Building more complex projects

Once the lightbulb moment has happened, further iterating on what started as a simple project or embarking on new ones becomes less daunting.

I am working on the same project now but focus is now on RAG since scaling it to the entire company depends on the quality of the search. This has led me to learn a lot about other search algos such as tf-idf. I also work on personal projects now which include both front end and back end coding. I am focusing on backend and using gpt as my frontend engineer.


Since then, AI has become a crucial component in my project development, working alongside no-code tools. I've been able to break down barriers that seemed insurmountable just a few months prior. Today, I use AI in almost every aspect of project creation. Thanks to AI, I can effortlessly create and link tools with various APIs, develop advanced formulas for Coda or Airtable, write JavaScript for Webflow, code for Pipedream nodes, and even design small graphical interfaces. The limits I faced before in creation have significantly diminished, turning 'low code' from a friction point into a powerful enabler.


On Glif itself, it's trivial to build virtually any of the solopreneur AI apps you're seeing on the web within a few minutes and without code. In terms of more complex stuff I now build all my prompt chains inside of glif and use our API to integrate across other apps I'm building and hosting via replit - building lots and lots of weekend apps, like this clicker game that turns random Wikipedia articles into dreamworlds you can explore:https://latentdream.replit.app/Also, I am actively contributing to glif features via a specific glif block that lets me integrate any API I need - the code for these is often run via val.town and I use GPT-4 to have it write the integration that I can then just use inside of glifs.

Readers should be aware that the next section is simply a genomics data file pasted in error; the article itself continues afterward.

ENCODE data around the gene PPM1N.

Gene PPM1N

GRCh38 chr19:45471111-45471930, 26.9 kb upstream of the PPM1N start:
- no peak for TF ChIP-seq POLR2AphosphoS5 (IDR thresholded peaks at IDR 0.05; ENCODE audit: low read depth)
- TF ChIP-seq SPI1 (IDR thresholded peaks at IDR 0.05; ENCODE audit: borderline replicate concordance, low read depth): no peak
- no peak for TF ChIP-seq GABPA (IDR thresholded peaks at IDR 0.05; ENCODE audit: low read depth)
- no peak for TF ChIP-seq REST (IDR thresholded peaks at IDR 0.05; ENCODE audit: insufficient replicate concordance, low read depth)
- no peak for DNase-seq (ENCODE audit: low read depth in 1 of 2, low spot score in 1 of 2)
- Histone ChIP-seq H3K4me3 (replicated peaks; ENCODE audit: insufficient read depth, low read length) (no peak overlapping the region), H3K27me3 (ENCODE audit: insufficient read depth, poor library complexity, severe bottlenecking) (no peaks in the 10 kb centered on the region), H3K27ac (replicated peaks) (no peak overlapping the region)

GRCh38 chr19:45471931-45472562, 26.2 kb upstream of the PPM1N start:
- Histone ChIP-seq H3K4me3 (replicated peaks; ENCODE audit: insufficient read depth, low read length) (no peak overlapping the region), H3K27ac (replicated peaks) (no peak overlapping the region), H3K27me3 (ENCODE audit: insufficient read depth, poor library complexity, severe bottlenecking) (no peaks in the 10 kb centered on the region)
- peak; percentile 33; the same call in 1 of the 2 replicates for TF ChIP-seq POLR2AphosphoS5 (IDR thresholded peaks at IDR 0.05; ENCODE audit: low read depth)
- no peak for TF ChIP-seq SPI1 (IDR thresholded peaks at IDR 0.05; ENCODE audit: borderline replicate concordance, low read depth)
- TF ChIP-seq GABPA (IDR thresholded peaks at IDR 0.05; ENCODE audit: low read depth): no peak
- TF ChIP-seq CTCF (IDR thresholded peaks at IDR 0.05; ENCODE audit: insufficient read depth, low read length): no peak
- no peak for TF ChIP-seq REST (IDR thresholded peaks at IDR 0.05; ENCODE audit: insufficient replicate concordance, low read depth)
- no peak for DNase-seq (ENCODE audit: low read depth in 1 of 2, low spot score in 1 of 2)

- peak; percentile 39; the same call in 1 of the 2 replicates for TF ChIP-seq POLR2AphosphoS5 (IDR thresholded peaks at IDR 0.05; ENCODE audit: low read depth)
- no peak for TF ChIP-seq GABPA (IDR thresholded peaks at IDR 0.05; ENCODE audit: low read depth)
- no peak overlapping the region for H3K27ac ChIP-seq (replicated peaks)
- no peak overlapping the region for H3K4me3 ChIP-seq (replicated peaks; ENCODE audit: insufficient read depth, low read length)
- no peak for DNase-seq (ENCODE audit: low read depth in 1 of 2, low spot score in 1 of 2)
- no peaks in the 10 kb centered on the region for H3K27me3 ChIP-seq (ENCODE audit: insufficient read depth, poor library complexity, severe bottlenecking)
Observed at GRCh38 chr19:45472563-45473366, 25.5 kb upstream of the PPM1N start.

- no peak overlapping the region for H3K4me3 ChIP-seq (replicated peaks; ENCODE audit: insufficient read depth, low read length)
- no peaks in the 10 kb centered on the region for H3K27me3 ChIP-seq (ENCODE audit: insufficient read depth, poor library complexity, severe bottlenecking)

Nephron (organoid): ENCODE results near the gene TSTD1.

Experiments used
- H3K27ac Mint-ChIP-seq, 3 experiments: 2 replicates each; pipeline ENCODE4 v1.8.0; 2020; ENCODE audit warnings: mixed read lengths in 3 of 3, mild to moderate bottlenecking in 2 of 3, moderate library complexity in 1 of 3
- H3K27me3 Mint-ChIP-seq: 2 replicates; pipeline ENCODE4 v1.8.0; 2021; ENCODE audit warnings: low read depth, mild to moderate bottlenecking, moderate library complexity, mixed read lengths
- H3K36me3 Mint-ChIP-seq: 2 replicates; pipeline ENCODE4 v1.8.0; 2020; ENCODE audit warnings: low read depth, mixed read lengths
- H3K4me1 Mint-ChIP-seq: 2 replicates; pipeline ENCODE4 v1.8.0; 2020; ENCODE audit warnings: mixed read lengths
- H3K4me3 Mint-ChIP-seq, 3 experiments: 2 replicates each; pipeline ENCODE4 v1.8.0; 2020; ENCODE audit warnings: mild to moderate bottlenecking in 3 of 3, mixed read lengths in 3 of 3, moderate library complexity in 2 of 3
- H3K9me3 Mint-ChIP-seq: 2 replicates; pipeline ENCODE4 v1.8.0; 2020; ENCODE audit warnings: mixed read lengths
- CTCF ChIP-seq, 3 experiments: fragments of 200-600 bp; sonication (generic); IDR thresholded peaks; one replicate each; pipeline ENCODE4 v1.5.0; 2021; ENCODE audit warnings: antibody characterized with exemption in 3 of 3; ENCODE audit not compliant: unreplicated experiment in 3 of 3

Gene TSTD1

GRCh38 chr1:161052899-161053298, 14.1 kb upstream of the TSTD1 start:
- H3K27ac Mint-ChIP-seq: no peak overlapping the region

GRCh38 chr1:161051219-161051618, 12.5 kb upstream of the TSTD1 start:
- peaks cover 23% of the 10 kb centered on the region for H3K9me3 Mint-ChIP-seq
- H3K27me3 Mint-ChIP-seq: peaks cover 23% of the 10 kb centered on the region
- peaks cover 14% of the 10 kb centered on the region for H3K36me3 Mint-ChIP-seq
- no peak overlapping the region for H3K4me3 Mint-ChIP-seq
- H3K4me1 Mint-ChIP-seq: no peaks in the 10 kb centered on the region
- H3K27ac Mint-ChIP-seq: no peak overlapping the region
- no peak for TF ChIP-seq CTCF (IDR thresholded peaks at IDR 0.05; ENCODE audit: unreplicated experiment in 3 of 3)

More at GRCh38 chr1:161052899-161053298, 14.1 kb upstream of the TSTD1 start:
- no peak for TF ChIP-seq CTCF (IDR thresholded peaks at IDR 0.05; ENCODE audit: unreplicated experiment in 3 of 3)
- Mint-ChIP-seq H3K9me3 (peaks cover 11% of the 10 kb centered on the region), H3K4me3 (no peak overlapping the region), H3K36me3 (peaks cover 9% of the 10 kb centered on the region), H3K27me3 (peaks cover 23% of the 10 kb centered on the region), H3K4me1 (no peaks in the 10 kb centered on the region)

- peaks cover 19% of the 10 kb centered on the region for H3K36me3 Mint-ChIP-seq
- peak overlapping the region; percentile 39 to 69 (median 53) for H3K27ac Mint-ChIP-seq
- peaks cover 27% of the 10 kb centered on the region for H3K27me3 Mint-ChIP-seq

A mini-interview: How Charlie Ward built a functioning Chrome Extension in 10 steps and 45 minutes, with no coding experience. Using ChatGPT + Replit

- what's been your experience trying to code before AI?

Before GPT-4 came out, I’d never shipped anything myself. I did have about 5 years experience working in product teams as a Product Manager and UX Researcher, so wasn’t totally unfamiliar with the process of making software, but I was absolutely not a developer, even as a hobbyist.

- how did you start using code with AI? 

I noticed others (like Joe Perkins) tweeting about what they’d managed to create using ChatGPT and GPT-4. So I thought I’d give it a go myself. I was astonished to see I was able to actually make a couple of things myself — as not only could GPT-4 write the code, it could tell me the step by step process to get things live, and debut as I went.

- what did you make early on? 

Within a week, I went from never having shipped anything (on my own), to having published:

Marketing Quotes: A free Chrome Extension where with each new tab, it displays a randomised, famous marketing quote (from a list I provided).